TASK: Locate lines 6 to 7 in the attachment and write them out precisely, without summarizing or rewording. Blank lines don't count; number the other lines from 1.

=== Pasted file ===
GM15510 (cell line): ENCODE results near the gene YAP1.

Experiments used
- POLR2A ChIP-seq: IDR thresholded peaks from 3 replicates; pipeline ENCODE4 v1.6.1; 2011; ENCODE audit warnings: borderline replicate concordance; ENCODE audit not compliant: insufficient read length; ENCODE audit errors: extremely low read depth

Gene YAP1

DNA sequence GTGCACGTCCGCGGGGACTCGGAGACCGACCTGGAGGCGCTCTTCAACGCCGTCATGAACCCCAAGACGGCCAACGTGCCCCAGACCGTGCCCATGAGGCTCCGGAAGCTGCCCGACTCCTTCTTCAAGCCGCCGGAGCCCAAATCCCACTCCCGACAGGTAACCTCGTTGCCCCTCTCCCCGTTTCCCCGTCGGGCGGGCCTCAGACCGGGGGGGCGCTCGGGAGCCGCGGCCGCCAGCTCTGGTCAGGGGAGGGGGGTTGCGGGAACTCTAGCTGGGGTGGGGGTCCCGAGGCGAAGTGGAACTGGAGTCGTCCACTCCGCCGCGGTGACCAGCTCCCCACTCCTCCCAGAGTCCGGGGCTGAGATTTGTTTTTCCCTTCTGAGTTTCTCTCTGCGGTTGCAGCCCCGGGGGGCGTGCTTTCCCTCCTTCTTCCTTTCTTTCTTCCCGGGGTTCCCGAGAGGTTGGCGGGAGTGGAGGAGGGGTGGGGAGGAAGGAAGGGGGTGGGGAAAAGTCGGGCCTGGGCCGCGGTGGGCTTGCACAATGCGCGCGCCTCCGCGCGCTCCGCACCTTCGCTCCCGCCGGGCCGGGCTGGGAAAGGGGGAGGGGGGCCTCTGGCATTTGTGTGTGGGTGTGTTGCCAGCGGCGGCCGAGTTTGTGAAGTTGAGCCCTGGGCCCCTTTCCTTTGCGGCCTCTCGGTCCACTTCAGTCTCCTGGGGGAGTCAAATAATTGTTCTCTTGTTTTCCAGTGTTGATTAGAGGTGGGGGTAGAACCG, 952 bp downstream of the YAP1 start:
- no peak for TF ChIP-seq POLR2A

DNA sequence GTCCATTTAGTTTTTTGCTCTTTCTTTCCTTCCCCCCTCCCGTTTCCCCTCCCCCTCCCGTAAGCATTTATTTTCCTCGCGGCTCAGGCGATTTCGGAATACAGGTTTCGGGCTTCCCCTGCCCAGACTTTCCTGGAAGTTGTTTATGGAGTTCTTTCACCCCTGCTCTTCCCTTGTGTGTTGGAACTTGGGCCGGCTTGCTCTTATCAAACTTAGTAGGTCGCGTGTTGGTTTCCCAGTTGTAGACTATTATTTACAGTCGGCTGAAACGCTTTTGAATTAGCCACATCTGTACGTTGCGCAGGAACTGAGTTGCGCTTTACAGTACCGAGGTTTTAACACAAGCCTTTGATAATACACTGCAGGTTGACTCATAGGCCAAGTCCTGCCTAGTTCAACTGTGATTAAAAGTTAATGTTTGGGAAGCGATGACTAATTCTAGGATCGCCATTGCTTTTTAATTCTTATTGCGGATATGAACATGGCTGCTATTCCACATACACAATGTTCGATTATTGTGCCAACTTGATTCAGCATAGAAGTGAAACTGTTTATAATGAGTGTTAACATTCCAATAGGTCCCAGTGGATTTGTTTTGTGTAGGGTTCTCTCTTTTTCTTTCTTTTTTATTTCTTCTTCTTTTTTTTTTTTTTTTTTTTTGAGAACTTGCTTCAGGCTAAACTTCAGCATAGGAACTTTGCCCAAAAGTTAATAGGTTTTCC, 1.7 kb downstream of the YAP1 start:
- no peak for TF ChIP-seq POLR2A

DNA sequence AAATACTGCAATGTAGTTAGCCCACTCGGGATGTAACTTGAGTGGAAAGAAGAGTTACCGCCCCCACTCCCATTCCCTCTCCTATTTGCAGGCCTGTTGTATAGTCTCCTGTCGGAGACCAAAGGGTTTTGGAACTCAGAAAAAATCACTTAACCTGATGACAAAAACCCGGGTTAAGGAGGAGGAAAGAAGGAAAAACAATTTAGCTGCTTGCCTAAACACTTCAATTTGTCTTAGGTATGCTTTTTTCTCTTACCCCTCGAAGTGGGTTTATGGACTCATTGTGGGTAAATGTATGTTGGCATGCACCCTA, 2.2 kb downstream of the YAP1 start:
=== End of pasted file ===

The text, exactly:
- no peak for TF ChIP-seq POLR2A

DNA sequence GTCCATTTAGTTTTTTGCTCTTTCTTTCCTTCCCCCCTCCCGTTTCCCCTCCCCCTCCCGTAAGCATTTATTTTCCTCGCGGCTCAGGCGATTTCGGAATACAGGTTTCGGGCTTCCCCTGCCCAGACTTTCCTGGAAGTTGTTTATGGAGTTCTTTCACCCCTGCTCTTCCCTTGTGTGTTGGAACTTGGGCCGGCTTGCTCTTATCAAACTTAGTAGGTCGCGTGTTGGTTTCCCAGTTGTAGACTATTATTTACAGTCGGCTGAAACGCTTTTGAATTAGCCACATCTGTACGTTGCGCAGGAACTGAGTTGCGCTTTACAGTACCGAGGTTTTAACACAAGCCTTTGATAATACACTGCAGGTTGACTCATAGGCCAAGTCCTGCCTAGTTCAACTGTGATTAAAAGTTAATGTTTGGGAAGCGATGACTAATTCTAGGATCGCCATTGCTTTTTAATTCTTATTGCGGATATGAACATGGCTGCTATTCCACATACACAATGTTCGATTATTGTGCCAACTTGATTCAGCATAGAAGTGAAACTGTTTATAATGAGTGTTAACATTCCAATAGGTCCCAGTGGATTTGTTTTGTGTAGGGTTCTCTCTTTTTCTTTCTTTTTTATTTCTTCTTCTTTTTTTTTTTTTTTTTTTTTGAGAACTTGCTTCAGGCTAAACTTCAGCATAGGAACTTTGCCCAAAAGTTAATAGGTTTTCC, 1.7 kb downstream of the YAP1 start: